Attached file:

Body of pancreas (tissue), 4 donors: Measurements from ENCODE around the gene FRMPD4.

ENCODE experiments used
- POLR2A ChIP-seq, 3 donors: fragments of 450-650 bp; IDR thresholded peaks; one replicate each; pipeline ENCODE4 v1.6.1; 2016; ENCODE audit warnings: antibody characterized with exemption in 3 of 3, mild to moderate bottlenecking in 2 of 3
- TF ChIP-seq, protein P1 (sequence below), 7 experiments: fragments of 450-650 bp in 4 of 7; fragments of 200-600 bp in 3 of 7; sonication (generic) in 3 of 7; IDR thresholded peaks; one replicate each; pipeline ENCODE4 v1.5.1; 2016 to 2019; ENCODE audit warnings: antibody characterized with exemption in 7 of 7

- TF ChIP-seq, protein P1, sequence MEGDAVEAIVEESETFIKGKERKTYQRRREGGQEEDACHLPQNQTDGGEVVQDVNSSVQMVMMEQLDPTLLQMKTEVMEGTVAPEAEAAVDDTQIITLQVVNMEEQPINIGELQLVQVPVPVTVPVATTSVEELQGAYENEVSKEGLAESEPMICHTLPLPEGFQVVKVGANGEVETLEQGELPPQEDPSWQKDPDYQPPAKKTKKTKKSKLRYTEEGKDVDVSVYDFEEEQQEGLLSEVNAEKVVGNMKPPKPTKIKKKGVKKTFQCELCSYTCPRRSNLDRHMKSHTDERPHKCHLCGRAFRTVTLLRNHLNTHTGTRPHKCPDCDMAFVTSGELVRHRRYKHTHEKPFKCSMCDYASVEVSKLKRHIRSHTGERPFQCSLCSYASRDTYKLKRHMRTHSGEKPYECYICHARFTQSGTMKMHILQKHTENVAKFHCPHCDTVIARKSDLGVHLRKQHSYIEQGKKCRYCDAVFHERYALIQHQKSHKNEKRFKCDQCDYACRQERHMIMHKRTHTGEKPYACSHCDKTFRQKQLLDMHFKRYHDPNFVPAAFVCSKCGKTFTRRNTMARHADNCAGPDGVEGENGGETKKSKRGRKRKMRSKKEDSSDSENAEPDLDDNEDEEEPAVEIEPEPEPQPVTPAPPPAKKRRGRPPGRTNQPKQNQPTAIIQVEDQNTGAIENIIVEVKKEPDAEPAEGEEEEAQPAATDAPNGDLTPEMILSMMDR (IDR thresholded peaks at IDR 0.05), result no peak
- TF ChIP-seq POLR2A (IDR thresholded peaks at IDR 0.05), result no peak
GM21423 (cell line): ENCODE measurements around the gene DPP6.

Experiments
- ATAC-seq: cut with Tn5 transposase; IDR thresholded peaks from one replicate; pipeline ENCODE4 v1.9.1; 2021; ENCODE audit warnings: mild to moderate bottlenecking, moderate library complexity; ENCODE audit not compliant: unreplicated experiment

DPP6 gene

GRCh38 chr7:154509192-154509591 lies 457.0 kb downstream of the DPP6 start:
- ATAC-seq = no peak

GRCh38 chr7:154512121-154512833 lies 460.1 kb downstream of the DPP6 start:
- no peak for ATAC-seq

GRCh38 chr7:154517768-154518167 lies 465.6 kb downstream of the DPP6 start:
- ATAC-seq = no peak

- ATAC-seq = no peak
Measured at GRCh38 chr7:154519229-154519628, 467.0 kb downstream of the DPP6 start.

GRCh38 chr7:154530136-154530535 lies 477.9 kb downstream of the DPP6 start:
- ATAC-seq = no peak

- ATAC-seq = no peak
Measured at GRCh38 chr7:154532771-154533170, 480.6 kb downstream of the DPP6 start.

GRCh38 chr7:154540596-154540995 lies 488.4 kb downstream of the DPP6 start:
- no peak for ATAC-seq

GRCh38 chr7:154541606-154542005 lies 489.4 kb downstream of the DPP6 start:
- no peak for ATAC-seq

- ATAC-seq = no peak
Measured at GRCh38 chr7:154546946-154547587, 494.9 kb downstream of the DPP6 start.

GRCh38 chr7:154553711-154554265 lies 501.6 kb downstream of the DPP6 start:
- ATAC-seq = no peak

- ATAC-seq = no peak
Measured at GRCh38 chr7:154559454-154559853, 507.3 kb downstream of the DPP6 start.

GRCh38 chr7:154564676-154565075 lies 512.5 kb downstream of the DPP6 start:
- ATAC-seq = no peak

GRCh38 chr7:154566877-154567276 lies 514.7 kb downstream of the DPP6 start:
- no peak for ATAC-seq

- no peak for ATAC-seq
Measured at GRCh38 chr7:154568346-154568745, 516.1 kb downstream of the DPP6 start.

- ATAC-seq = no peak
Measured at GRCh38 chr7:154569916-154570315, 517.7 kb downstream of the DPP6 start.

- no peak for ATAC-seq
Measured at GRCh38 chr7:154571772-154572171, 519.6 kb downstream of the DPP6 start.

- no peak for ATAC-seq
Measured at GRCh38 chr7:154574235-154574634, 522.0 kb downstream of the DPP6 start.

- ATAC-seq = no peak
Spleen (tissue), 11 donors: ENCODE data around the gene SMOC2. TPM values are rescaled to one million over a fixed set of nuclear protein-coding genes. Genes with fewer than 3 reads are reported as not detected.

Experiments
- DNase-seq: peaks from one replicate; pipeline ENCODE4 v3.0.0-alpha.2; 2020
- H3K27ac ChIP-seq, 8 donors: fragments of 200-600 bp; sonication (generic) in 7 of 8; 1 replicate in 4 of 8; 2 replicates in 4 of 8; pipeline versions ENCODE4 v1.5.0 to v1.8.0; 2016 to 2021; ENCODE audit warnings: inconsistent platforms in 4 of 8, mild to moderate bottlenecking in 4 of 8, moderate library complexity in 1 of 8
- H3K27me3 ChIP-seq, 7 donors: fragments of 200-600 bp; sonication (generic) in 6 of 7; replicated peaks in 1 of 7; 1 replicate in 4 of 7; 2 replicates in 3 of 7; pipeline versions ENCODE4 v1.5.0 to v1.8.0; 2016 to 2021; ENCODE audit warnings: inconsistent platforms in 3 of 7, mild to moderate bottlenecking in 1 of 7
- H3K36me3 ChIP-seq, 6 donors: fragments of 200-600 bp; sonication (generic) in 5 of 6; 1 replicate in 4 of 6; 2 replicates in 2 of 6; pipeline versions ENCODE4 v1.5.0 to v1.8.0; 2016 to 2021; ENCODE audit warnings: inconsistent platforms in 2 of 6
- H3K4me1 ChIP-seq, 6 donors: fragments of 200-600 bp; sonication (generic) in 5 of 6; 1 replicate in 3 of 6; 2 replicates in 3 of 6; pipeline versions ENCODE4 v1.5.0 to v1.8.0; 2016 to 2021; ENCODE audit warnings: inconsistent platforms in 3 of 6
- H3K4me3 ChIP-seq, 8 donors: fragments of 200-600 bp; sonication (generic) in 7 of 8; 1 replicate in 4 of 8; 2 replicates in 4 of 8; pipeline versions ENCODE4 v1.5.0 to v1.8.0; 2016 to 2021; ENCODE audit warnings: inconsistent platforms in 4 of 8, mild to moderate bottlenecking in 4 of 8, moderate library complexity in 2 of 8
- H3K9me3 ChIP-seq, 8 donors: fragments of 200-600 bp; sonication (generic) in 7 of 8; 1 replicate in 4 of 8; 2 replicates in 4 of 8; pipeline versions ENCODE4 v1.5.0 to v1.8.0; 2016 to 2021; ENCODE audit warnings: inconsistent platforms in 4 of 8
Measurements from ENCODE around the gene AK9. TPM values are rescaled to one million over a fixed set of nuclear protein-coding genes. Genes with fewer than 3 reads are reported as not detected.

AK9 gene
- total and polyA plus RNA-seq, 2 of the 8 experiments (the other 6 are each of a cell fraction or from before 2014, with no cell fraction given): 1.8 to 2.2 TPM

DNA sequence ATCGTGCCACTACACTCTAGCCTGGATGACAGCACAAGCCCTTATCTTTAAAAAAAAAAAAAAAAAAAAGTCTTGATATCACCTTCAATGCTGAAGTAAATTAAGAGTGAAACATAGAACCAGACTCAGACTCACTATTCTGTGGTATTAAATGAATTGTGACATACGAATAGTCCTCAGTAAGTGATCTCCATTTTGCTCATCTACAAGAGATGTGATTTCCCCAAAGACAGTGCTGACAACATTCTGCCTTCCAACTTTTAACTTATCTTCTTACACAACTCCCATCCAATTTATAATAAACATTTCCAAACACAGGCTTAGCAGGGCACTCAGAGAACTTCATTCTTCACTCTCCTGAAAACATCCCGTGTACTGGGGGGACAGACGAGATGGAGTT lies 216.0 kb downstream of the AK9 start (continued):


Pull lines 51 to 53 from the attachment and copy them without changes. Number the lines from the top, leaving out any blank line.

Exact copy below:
- H3K36me3 ChIP-seq, 6 donors: fragments of 200-600 bp; sonication (generic) in 5 of 6; 1 replicate in 4 of 6; 2 replicates in 2 of 6; pipeline versions ENCODE4 v1.5.0 to v1.8.0; 2016 to 2021; ENCODE audit warnings: inconsistent platforms in 2 of 6
- H3K4me1 ChIP-seq, 6 donors: fragments of 200-600 bp; sonication (generic) in 5 of 6; 1 replicate in 3 of 6; 2 replicates in 3 of 6; pipeline versions ENCODE4 v1.5.0 to v1.8.0; 2016 to 2021; ENCODE audit warnings: inconsistent platforms in 3 of 6
- H3K4me3 ChIP-seq, 8 donors: fragments of 200-600 bp; sonication (generic) in 7 of 8; 1 replicate in 4 of 8; 2 replicates in 4 of 8; pipeline versions ENCODE4 v1.5.0 to v1.8.0; 2016 to 2021; ENCODE audit warnings: inconsistent platforms in 4 of 8, mild to moderate bottlenecking in 4 of 8, moderate library complexity in 2 of 8